The Colonization of Deserts from Arabia to Arizona

Photograph Source: Joe Parks from Berkeley, CA – CC BY 2.0

The first time I remember seeing a desert and beholding its stillness and vastness was in 1963 through a window at the airport in Riyadh, Saudi Arabia. Our family was on its way to Peshawar, Pakistan (then West Pakistan). I was eight years old and was actually more impressed with the scimitars and machine guns the security in the airport were armed with. However, it is the miles and miles of snow-white sand I remember more vividly today. I think the next time I saw the desert was when a friend and I hitchhiked across Arizona to Palm Springs in December 1977. Over the next few years I would cross parts of the desert in the US southwest at least a half dozen more times. Some of those times I would be the only human around for hundreds of miles. The heat of the day was replaced by a relative coolness but the absence of warm-blooded life remained. I’m certain there were birds and perhaps even mammals out and about in the darkness, but I never saw nor heard them despite the quietude I was temporarily existing in. Now, on the rare occasion I watch old Western films and television shows, I find the feeling of aloneness I experienced in the desert tickling my consciousness.

The desert is a part of earth that resists colonization. Yet, humans continue to attempt just that. The advance of technology feeds these attempts, adding to a hubris that not only has destroyed human civilizations in the desert, but has also destroyed the ecological systems that support its unique ecology. Sometimes the impetus for these so-called improvements to the desert are part of a desire to benefit humanity, but most often they are intentionally designed to benefit only certain strata of human society. As in most other scenarios with similar intentions, those beneficiaries are the rich and powerful.

This is the lesson learned from geographer Natalie Koch’s recent work Arid Empire: The Entangled Fates of Arizona and Arabia. At once a fascinating history of US and Arab attempts to make the desert productive in human terms and a comprehensive discussion of what colonizing the desert means, Koch’s text begins with one of this reviewer’s favorite tales about the US colonization of its western deserts. It is a story about camels in Texas and the US government’s hope that these camels would enable its military to create a camel corps to secure the lands they had just taken from Mexico in the Intervención estadounidense en México. These thirty-three animals were shipped from the middle east along with a Syrian camel trainer named Haji Ali. His name would be mutilated by the US men he worked with to Hi Jolly. The idea was that the camels would be used to create a Camel Corps that would enhance the battle and subdue the indigenous people resisting the US invasion and occupation. The orders to build the Corps came from then Secretary of War Jefferson Davis, who would soon be president of the Confederate States of America. The camels died. Davis committed treason and Hajj Ali found other work.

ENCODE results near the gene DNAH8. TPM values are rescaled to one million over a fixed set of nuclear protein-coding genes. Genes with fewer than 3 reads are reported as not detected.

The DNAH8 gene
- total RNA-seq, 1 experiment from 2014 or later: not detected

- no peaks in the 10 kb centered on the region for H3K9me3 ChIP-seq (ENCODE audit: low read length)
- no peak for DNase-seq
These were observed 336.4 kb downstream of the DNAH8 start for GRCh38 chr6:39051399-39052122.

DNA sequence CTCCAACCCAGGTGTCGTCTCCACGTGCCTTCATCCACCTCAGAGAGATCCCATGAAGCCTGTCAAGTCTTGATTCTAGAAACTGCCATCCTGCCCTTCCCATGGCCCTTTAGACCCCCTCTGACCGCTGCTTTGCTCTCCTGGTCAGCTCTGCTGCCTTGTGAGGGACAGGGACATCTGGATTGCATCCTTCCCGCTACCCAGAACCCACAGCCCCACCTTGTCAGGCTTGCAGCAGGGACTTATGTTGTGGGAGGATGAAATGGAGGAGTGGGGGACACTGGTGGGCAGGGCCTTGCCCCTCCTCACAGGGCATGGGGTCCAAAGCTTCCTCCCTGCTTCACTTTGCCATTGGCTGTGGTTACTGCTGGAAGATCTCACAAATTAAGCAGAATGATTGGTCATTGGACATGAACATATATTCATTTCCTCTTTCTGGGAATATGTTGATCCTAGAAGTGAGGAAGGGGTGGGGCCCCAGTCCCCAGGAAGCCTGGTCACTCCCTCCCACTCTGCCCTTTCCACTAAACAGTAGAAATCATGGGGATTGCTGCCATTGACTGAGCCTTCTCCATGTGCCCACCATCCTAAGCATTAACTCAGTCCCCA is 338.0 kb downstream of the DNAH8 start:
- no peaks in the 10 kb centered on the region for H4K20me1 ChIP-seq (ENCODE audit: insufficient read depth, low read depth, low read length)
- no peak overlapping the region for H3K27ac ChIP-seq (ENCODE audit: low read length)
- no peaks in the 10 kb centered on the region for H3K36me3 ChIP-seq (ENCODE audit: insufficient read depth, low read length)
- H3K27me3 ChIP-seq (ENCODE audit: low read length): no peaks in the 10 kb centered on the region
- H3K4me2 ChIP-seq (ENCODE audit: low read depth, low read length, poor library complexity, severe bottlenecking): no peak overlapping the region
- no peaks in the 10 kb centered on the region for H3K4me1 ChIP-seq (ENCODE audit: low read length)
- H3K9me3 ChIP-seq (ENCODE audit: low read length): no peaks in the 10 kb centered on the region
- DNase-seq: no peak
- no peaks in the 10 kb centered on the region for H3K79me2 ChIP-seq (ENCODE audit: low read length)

The author uses this story as a springboard for her presentation of the history between the US government, the Royal House of Saud and their intermediaries. As told by the rulers, it is a history that ignores and denies the long history of indigenous tribespeople in the Saudi and north American deserts, labeling their methods of irrigation and desert farming as primitive. In most cases, the methods used by the US and the Saudis were often the same, only dependent on fossil fuels and electricity. Although the Saudis were involved in both the siting of the various projects, it was mostly their money that was demanded. The bulk of the engineering and technological innovations came from the University of Arizona, which had inserted itself into the relations between Washington and Riyadh early on. In large part, this separation of tasks was decided by the US researchers and, according to Koch, representative of an ongoing white supremacist approach that is usually present in US and western imperial interactions with Arabs and most of the rest of the world. The publicity surrounding the cooperation was phrased in similar terms, calling Arab technology primitive and portraying the desert in both lands as some kind of white Christian holy land free of dark-skinned “natives.” The desert, like much of the world, is a white man’s laboratory. The people living there are expected to concur with this assessment and the land and vegetation has no say. Like the House Atreides in the science fiction novel Dune (which Koch refers to), the US and its axis believe the desert is theirs to control.

Arid Empire makes previous understandings of the desert untenable. Author Koch has, by reframing the premises humanity based those understandings on, provided historians, geographers and any others who might be interested with a deeper and broader comprehension. In doing so, the narrative is ideally changed forever.

Ron Jacobs is the author of Daydream Sunset: Sixties Counterculture in the Seventies published by CounterPunch Books. He has a new book, titled Nowhere Land: Journeys Through a Broken Nation coming out in Spring 2024.   He lives in Vermont. He can be reached at: